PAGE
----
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biking law and praxis

Commenter Cindy points out that Massachusetts bike laws are friendlier to cyclists than ever before, which is of course very comforting. It's even better to see hordes of folks out on the bikes, as they were today: all sorts of folks on all sorts of bicycles. When drivers have lots of reminders that other forms of transportation exist they're more likely to look around a little bit before turning or pulling out; my careful study of human psychology tells me that actual bikes on the road will be more of a factor than a friendly legal climate. We can't even get more than one driver in four to stop for us at the crosswalk when we're on foot and pushing a stroller, and the state's crosswalk laws are hardly new or controversial.

Happily, I don't let it bother me much. When I'm on the street I behave like a vehicle, staying as far to the right as possible but not hesitating to move left before turning or to take the lane when necessary. I find that, with enough time spent out there on the roads, it's not even that terrifying: sure, I expose myself danger from the unaware—like the driver who prompted Cindy's comment—and the insane—like the gentleman who threw a cigarette at me a couple years ago—but most drivers are paying a modicum of attention and will not actually run you over should they happen to see you. In fact, in this case a certain amount of "aggressiveness" is safer than the caution exhibited by riders who aren't used to busy roads and who let themselves get into situations where they have to move across traffic from a virtual standstill.

Just as I don't rely on cycling-specific laws to protect me, I don't always pay the strictest attention to those that aim to regulate my behavior on the roads. As long as there are people saying that bikes don't belong out there with cars, I'm going to interpret traffic regulations liberally to keep myself safe (and moving fast!). I don't need to stop at all stop signs: with much better visibility and maneuverability than the driver of a car I can choose when it's safer to roll through. I can turn right on red even when the sign says otherwise. I can even ride on the sidewalk when that will keep cars from getting stuck behind me. Naturally, I only do any of those when conditions warrant. And hey, I've never caused, or even been involved in, an incident on the roadways! (spills on the ice don't count).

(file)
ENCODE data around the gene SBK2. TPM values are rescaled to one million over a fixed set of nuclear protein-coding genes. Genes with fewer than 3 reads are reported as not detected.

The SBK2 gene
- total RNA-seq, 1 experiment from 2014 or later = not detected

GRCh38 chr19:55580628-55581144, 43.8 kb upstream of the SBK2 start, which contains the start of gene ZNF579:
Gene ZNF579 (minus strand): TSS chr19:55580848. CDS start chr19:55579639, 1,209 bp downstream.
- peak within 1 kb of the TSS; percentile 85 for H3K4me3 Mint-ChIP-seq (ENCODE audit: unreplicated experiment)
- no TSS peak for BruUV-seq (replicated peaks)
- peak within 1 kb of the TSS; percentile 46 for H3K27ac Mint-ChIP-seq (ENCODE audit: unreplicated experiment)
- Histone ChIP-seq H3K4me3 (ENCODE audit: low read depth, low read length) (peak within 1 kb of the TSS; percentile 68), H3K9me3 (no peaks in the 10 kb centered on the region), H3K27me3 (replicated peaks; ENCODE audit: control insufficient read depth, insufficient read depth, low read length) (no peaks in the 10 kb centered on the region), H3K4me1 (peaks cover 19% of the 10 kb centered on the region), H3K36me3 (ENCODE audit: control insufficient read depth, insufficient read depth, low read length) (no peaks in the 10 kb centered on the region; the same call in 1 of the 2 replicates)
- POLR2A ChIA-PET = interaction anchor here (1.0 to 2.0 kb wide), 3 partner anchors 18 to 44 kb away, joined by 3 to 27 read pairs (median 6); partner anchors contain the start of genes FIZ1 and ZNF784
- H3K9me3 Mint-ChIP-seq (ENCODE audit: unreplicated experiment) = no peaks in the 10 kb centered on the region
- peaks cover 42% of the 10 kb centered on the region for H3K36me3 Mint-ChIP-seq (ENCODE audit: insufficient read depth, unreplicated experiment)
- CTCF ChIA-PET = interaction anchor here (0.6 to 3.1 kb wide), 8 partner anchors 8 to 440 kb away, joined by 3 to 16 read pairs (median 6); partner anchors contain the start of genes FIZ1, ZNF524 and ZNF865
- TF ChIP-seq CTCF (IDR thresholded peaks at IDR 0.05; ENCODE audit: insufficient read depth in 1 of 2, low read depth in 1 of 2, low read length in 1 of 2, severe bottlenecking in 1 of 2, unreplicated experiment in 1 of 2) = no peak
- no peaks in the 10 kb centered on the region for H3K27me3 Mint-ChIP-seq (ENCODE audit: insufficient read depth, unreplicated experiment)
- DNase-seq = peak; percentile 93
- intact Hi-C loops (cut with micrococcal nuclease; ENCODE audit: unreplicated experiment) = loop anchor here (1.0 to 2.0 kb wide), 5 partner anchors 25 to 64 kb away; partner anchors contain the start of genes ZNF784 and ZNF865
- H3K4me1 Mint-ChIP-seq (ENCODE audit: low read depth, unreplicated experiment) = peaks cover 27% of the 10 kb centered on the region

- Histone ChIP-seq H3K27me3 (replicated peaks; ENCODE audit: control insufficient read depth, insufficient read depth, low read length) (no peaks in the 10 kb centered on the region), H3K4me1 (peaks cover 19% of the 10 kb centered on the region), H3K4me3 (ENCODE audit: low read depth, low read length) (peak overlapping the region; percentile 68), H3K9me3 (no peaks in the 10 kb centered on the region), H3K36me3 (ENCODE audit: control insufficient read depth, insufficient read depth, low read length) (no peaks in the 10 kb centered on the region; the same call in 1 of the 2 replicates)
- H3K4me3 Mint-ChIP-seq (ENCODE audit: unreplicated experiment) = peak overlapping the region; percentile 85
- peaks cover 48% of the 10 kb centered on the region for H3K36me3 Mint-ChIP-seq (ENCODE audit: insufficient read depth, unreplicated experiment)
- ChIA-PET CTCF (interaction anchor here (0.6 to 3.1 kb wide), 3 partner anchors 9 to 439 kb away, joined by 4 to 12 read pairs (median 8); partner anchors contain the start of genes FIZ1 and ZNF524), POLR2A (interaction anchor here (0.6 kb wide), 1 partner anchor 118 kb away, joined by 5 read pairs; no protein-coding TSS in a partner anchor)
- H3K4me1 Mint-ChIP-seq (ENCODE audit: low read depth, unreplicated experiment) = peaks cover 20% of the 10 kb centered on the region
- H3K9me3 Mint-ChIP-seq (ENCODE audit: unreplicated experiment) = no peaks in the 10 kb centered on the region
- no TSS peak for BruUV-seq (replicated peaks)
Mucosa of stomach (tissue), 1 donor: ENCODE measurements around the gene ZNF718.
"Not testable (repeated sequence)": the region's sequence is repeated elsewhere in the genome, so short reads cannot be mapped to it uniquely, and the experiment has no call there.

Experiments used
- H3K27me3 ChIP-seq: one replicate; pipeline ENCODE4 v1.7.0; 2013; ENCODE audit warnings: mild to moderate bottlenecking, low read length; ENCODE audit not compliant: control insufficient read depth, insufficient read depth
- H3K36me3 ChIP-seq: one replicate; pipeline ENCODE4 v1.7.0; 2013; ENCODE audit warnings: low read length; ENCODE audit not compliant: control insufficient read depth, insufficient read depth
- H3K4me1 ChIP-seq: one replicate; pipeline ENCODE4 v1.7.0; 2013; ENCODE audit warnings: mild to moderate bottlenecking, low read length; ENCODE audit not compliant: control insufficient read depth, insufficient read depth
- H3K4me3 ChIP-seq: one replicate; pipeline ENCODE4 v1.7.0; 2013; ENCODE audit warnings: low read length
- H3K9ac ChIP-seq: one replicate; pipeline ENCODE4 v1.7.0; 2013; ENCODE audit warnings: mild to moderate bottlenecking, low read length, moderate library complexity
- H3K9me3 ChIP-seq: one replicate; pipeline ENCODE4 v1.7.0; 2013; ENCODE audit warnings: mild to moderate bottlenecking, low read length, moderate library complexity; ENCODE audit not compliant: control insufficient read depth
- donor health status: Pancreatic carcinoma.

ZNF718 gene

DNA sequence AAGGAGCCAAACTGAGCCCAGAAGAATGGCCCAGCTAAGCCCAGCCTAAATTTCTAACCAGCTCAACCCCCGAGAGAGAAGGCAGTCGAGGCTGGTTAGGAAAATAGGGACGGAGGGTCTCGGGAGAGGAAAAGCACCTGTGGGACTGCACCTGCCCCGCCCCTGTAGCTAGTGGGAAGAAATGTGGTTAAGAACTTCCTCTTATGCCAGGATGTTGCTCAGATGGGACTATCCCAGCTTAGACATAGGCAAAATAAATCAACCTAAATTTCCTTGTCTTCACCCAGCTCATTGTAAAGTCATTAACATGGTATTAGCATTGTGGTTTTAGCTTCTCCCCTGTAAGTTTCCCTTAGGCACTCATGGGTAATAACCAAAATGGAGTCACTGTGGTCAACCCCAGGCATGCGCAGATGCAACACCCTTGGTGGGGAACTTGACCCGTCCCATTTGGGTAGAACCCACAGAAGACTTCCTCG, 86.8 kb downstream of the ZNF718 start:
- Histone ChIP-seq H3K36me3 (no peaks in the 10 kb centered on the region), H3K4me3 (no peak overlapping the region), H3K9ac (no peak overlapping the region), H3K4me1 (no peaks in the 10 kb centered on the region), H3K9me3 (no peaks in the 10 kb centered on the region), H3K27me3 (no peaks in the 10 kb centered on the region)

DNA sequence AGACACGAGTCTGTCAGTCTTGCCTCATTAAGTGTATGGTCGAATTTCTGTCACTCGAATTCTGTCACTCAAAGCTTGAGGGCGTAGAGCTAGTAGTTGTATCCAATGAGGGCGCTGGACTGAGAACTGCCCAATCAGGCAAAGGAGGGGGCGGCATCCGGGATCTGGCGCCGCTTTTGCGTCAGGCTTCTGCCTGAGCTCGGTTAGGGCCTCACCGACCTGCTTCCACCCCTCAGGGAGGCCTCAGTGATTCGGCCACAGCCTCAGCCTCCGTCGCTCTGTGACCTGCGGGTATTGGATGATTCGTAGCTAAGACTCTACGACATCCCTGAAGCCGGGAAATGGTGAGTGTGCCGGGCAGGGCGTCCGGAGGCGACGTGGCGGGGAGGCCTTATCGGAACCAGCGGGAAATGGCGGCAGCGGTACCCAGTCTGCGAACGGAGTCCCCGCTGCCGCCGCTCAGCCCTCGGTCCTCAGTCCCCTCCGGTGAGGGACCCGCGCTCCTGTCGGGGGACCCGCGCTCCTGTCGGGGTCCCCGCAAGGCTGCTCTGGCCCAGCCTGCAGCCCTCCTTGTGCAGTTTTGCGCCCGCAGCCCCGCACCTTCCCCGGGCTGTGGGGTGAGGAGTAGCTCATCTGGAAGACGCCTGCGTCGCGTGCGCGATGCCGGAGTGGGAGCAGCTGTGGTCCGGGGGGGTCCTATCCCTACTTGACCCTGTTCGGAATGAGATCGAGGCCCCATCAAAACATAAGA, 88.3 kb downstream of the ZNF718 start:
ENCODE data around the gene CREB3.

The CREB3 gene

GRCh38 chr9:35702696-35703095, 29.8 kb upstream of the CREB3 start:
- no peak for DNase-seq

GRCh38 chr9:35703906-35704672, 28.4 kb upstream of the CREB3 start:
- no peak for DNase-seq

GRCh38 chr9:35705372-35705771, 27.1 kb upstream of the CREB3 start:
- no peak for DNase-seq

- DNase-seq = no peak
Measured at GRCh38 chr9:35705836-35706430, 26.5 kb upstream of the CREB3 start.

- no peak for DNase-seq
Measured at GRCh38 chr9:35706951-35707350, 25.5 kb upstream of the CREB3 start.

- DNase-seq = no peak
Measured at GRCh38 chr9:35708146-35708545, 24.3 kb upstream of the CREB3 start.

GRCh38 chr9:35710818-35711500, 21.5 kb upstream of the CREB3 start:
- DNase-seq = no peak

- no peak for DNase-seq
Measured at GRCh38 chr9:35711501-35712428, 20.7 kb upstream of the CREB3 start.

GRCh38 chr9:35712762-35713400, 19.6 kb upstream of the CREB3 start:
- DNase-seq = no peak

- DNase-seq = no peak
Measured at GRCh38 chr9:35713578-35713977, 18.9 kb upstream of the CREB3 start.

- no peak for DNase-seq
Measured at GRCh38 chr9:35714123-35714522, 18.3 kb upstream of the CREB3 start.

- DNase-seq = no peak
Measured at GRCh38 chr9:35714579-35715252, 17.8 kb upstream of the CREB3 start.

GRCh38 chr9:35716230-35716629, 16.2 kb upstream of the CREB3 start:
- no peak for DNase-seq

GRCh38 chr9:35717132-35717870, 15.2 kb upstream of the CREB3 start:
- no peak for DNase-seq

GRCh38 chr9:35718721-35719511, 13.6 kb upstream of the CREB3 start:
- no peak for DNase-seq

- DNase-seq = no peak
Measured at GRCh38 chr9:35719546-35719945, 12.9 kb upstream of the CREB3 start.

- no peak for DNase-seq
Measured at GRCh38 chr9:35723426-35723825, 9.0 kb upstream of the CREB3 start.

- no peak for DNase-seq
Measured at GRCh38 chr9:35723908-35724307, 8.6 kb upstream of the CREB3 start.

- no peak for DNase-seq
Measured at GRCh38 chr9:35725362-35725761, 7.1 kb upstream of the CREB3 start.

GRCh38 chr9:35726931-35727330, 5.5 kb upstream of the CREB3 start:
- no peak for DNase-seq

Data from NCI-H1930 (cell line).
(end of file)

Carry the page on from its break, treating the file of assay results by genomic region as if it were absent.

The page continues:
As I continue to ride almost every day, I do so in confidence that my skill and alertness, combined with the skill and alertness of most of the drivers out there, will keep me safe. And while it would be nice if everyone in a car could be aware of the legal rights of cyclists, I'd be content if they're just aware that we're there. Maybe even coming up on the right!


I was biking through central square tonight when I pulled past a limousine and someone threw a red solo cup out the window at me. I wasn't saved by my alertness as much as their poor aim. I gave them the finger as I blew past them. I agree that a certain amount of aggressiveness is needed on the roads - I just wonder whether grabbing the guy by his collar and pulling him through the window would have been too aggressive, or still within my rights.

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